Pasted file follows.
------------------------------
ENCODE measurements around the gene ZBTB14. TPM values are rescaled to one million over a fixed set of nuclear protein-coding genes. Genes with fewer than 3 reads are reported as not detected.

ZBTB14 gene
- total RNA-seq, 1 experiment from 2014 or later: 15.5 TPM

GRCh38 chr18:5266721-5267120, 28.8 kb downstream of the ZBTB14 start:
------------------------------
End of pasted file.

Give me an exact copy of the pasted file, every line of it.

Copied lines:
ENCODE measurements around the gene ZBTB14. TPM values are rescaled to one million over a fixed set of nuclear protein-coding genes. Genes with fewer than 3 reads are reported as not detected.

ZBTB14 gene
- total RNA-seq, 1 experiment from 2014 or later: 15.5 TPM

GRCh38 chr18:5266721-5267120, 28.8 kb downstream of the ZBTB14 start: